|By April Taylor, Daily Press, Newport News, Va.|
Knight Ridder/Tribune Business News
Aug. 22, 2004 - YORK, Va. -- It's big.
And if officials at The Great Lakes Companies are correct, their log cabin-like resort that's under construction in Lightfoot will bring a needed boost to local tourism, particularly in the off-season months.
With about seven months to go before the resort's projected early spring debut, the Wisconsin-based company already is thinking about marketing strategies to get a half million people flocking to its indoor water park, restaurant, gift shops and other offerings within the first year.
"We target the 'Mom' network," said Eric Lund, principal and senior vice president of sales and marketing at The Great Lakes Cos. Inc. "Typically moms ages 24 to 54 with a couple of kids."
The proposed Great Wolf Lodge is a four-story, log-sided resort that includes a massive indoor water park, 302 themed guest rooms, a 250-seat family restaurant and bar, and 7,000-square-feet of meeting space.
The indoor water park will include seven water slides, pools, hot tubs and a giant treehouse waterfront. It's only for guests at the lodge where rates will be $259 to $449 a night in peak season, though officials say they run plenty of weekly specials for nearby residents.
Great Wolf Lodge is one of several major tourism-related projects expected to come on line in Hampton Roads in 2005. Among the others: Hampton plans to open its new $106 million center next spring; Riverwalk Landing, a waterfront development of restaurants and shops in Yorktown, debuts sometime next year; and Virginia Beach will open the first phase of its new $202 million convention center in 2005.
If the Williamsburg location takes off like the nearly 2-year old Great Wolf Lodge in Traverse City, Mich., the area's tourism economy can expect a boost, said Deborah Knudsen, president and chief executive officer of the Traverse City Convention and Visitors Bureau.
She credits the facility in Michigan for a rise in tourism revenues there.
"It's helped increase our family market," she said. "It definitely has contributed to tourism revenues being up."
The upscale lodge also has spurred interest in more commercial development, she said.
"It's started a proliferation of water park developments in Northern Michigan," Knudsen said. "Several hotel properties are building indoor water parks, and two other large developments are looking at our area."
And because it's expensive, she added, "we've found people come and spend two nights at The Great Wolf and a third night at another property, so the lodge has also benefited that way."
Local businesses here are already abuzz, some wondering who'll pay for the far-from-cheap nightly rates, many trying to cash in on one of the area's most awaited new tourism offerings for 2005.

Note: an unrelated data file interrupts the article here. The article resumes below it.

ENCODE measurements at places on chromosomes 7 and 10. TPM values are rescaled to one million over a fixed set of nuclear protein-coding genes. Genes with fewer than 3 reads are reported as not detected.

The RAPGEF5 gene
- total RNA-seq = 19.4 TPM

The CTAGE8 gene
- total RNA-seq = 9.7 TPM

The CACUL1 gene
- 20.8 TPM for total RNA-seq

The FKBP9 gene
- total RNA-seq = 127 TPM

Officials at the Great Lakes Cos. say that they've received a flood of calls from local businesses and contractors interested in work.
One of them was from Rick Champ, president of Aqua Pools and Spas LTD on Ironbound Road in Williamsburg. His business sells, builds and services hot tubs, Jacuzzis and in-ground swimming pools.
"They (Great Lakes) bring in their own contractors, so we were unable to get in on the construction of the lodge," Champ said. He added, "But there's still a possibility of selling parts and pool chemicals once they are open."
York County Economic Development Director Jim Noel says local businesses have a right to be hopeful.
"They are going to need assistance with landscape, laundry, pool maintenance they'll be spending money with a lot of local companies," Noel said.
He also predicts the year-round resort will help "reduce the seasonality of the tourism market."
"They are going to be doing a lot of advertising and a lot of promotion for this facility which will be good for the Williamsburg market," he said.
The Wisconsin-based group, which recently filed with the U.S. Securities and Exchange Commission to become a publicly traded company, has five water park resorts across the nation, in Kansas City, Kan.; Sandusky, Ohio; Traverse City, Mich.; Wisconsin Dells, Wis., and Sheboygan, Wis.
Lodges are under construction in Williamsburg; Niagara Falls, and the Poconos.
Great Wolf Resorts has begun to hire directors for the new Williamsburg facility. Management positions pay between $30,000-$150,000, officials said.
--Construction alone will produce an estimated 300 jobs with a potential payroll of $12 million, said Noel.
--Annual payroll is estimated at $5 million.
--And county officials estimate the facility will bring in up to $1.9 million annually in taxes and revenues.
It may also bring competition to Water Country USA, Champ predicts. "If I were Busch Gardens, I'd be building a hotel pretty close to Water Country right about now," he said.
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